No Thank You

An empty office chair. The chair is red and it's in a rustic room.

The conference room was crowded. Again. It was always crowded. In addition to having too many meetings, there was frequently too many people in any given meeting. And, to add insult to injury, there were definitely too few conference rooms of substance.

There was enough room around the table for maybe fourteen people. There were an additional eleven or twelve chairs lining two of the walls.

The way conference rooms usually work had senior folks taking the seats at the table and the junior staff hanging out along the edges. Usually is not the norm in this room, though. Many interns and junior staffers read articles telling them it’s important to take their seats at the table. So although they had no substantive role in the meeting–not responsible for any action items, no speaking role and without relevant questions to ask or answer–the table was half-filled with the mute.

This day was like the rest. Musical chairs. Too many bodies for too few chairs.

A young woman walked into the room and stood along the edge. There were three other people posted up along the walls. The meeting was still convening.

One guy who was seated looked up at the late entering woman. “Here, sit here.”

“I’m okay.”

“No, really sit here.”

“I’m good.”

“No. Sit here,” he stood up his full six-foot three-inches.

“Seriously. I can stand. No problem.”

“No, I insist. I cannot accept you not taking this seat.”

He offered because that was what gentlemen do. He was brought up to respect women. To give up his seat. To open doors. To pay for dinner. That was what he was trained to do.

Somehow, though, she, and what she wanted was not part of his training. So it became not about her, and her sitting, but about him and him giving up his seat. And he demanded that she accept his offer of generosity.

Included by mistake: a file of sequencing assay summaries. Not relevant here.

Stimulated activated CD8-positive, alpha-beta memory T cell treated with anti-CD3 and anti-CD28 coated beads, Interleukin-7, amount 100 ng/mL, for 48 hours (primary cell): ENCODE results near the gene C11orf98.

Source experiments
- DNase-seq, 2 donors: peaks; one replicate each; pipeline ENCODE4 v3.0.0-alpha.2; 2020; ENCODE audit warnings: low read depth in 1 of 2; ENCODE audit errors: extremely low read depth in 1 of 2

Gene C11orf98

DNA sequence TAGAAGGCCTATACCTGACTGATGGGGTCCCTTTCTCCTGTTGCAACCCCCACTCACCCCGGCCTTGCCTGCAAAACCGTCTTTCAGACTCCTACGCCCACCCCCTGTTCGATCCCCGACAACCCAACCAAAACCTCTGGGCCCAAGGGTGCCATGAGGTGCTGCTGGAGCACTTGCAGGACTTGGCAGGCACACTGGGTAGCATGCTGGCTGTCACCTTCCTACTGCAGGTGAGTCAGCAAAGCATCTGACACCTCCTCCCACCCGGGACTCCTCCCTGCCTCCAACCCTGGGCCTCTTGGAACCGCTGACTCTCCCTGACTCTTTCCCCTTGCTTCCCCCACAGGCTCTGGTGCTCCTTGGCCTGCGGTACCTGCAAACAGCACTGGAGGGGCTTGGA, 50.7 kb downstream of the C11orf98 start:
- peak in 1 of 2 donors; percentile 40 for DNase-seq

I stepped in and said with a smile, “The lady said, ‘No,’ if we heard her correctly.”

He persevered on our young colleague. “I won’t feel right if you don’t take this chair.”

“It’s not about you,” I offered. “No means no.”

He looked at me with a flash of ire that immediately fell away. He meant no harm. He was doing what he was supposed to do. Except he was focused on his own will and his own need, not that of the object of his chivalry. He didn’t know what to do when his offer was not accepted. He had a role. She was stopping him. He had to reset, and he did.

She looked at me with a sense of relief. She didn’t want to fight over not sitting in the chair but felt pressured by him. She stood along the wall, as did a few others, for the duration of the meeting.

Here’s a new rule to add to one’s chivalry equation. When someone says “No thank you,” the correct response is, “Okay.”

Bottom line, if you are forcing your own desire or rules for someone’s benefit who does not share your perception of what they need, back off. Accept their choice. That’s the right thing to do.

Use the Right Words

Synonyms for LEWD. Like Naughty, suggestive, improper, in bad taste, indelicate, questionable, rakish, risque, unchaste, wanton. None are words of violence.

CAUTION: LEWD LANGUAGE TO FOLLOW

Yeah. Fucking STRONG language. Angry language. Because LANGUAGE MATTERS.

WORDS MATTER.

Like, what the fuck, Washington Post and others? Somebody says that he uses his celebrity to sexually assault women and you are stuck on the word P-U-S-S-Y?

Let me do this for you. Pussy. Pussy. Pussy. Did that make you squirm? Well that’s not the fucking point.

Using the word “lewd” (and sometimes “vulgar”) seems like something might make grandma uncomfortable. Synonyms for lewd are words like racy, naughty, coarse, lascivious.

Do any of those words conjure up an image of violation? Of violence? Of pain? Of cruelty? Of savagery? Of unwanted physical contact?

And YOU, editors and reporters, YOU who are leading with the word “lewd” are normalizing violence against women. As is the fucking standard script in rape culture. Can you tell I’ve had it with your shit?

I guess you have never had your breast grabbed as you walked down a dark hallway at a dorm party. Or had a strange man rub his dick against your ass on a crowded train. Or had someone put his unwanted hand on your crotch. Or someone kiss you full on the lips when you offered your cheek. You dad reporters out there, think about someone being “lewd,” as you refer to it, to your child.